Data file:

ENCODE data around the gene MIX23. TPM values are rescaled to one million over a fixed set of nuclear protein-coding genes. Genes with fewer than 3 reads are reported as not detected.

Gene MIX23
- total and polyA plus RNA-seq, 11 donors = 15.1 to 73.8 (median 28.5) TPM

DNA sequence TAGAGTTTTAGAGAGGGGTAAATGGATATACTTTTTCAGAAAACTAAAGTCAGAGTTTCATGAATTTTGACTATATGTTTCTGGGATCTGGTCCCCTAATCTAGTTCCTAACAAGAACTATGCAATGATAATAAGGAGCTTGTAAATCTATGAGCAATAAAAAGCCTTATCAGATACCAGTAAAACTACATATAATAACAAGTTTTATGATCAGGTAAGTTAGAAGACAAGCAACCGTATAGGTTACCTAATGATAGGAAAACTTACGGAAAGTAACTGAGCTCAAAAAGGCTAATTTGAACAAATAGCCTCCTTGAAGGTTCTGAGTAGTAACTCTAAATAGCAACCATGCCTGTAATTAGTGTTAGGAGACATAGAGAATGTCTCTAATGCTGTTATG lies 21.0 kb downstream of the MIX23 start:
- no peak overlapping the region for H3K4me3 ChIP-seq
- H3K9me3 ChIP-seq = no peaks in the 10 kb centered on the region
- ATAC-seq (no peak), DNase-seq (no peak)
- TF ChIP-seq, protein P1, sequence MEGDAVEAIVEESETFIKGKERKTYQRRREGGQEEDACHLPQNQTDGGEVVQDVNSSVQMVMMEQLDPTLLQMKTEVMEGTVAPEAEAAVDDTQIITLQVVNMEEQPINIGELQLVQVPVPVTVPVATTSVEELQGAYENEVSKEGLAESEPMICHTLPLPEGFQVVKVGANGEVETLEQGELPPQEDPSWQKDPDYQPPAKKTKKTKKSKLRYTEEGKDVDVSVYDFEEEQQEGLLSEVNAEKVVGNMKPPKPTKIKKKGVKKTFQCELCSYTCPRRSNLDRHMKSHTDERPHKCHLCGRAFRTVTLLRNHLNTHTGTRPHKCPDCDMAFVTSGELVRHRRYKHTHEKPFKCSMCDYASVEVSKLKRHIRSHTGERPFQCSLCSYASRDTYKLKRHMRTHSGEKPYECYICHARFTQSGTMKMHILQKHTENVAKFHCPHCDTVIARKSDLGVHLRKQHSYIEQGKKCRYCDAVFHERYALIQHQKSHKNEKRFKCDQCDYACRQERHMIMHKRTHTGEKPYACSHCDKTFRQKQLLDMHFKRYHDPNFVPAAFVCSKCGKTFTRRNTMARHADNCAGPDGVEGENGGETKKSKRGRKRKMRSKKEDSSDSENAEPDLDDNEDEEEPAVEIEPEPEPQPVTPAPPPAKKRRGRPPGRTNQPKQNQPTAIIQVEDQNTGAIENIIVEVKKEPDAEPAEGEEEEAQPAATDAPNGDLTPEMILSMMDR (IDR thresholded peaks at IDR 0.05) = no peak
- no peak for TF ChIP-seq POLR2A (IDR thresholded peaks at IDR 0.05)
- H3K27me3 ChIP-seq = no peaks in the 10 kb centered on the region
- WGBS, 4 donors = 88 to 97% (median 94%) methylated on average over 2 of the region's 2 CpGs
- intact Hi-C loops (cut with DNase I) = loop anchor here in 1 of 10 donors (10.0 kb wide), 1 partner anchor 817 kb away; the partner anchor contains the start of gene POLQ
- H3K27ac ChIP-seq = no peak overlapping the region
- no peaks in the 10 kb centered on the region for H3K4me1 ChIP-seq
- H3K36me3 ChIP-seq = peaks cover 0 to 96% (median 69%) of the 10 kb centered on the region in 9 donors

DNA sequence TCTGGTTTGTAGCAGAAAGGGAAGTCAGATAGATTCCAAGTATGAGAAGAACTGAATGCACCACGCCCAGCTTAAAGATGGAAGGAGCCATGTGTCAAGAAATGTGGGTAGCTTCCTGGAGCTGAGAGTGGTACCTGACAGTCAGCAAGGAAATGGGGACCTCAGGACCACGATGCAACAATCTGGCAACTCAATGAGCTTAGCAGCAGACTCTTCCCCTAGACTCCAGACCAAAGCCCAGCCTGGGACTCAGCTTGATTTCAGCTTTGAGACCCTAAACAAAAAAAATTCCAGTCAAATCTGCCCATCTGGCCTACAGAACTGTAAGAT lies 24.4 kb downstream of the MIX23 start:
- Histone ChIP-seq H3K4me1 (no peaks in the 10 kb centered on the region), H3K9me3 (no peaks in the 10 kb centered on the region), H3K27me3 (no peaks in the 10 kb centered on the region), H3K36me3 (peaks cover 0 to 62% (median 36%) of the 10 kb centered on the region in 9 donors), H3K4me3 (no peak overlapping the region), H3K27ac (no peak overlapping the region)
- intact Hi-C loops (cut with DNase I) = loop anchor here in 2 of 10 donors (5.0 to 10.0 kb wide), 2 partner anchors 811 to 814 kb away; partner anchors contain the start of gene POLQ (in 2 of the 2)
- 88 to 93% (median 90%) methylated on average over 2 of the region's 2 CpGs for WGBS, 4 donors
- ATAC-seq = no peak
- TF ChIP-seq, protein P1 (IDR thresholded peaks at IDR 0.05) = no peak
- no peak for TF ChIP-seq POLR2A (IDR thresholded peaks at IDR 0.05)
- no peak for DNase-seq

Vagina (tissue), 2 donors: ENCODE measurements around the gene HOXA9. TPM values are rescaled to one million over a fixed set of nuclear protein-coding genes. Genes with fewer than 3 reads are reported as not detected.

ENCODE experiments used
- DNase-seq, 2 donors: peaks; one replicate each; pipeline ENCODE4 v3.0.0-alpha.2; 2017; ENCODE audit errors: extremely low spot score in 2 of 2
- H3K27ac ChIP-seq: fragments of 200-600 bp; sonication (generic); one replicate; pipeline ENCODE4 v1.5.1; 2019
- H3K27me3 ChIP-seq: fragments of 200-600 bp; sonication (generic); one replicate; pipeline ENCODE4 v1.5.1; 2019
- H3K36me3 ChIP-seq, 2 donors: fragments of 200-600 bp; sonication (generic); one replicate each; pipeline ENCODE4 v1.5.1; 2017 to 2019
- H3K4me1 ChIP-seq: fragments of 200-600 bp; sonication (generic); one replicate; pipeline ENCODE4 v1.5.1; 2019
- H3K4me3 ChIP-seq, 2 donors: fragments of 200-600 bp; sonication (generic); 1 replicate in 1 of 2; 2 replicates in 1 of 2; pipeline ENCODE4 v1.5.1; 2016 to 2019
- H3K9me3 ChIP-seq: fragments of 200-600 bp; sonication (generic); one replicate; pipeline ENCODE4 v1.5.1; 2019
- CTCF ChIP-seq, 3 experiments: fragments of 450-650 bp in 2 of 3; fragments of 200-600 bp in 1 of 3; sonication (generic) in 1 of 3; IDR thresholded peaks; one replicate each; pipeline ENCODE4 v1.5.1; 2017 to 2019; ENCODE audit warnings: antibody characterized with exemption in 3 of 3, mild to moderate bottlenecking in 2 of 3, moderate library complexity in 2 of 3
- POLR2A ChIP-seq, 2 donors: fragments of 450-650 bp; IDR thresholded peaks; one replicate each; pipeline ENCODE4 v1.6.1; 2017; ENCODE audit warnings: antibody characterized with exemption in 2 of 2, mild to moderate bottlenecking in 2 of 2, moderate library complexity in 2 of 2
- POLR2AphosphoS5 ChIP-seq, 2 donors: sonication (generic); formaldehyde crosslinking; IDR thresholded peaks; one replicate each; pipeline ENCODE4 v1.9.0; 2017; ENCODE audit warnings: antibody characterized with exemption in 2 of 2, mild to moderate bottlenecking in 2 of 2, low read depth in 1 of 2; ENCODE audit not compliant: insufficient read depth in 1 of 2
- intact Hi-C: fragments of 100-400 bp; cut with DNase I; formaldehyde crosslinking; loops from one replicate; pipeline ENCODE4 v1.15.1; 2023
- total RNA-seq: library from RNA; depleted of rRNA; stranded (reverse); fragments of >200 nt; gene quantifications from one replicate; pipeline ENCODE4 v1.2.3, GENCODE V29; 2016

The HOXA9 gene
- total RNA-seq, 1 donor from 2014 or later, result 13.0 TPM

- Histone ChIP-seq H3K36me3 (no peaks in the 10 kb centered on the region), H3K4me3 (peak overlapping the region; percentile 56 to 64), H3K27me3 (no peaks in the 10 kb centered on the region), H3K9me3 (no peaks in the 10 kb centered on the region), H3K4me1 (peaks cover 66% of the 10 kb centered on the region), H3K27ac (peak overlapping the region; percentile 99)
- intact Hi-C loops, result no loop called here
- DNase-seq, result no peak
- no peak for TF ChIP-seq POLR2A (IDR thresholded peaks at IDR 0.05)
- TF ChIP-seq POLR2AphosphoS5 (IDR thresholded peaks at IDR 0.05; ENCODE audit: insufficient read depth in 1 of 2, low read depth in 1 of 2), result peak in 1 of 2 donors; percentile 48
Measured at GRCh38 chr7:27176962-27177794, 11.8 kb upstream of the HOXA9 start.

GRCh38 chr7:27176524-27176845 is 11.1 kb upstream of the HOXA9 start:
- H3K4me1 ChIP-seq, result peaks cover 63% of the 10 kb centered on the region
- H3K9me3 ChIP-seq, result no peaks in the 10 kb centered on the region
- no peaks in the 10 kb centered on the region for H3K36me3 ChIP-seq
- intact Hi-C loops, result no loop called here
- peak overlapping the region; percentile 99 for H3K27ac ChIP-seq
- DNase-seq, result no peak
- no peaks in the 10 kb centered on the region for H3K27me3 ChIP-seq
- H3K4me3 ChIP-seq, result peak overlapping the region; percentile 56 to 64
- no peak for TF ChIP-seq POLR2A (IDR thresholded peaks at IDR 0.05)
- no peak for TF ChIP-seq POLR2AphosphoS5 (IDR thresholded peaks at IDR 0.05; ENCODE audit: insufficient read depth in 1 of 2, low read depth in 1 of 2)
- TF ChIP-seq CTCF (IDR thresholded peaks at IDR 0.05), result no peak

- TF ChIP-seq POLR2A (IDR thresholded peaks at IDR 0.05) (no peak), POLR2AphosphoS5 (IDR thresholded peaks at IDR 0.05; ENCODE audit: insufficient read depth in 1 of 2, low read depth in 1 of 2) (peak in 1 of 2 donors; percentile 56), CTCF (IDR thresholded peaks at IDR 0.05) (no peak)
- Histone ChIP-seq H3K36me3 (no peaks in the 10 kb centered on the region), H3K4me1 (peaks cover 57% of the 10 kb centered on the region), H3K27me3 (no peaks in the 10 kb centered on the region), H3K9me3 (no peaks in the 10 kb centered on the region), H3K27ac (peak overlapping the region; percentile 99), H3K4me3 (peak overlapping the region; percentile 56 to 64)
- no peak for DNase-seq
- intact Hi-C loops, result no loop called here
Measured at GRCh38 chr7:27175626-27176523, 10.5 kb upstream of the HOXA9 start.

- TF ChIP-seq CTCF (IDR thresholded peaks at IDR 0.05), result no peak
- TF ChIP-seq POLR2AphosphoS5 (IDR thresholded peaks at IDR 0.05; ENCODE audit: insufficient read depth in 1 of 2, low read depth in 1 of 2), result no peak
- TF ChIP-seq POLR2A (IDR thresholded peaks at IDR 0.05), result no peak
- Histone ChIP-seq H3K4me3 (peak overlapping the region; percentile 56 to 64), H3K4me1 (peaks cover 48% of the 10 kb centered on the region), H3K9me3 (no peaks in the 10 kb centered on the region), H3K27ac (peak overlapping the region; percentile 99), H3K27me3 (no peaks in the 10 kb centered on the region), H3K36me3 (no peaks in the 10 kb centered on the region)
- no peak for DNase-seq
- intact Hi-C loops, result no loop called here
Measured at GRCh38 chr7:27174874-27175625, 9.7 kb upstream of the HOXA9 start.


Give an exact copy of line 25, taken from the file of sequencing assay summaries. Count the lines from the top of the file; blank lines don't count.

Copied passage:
ENCODE experiments used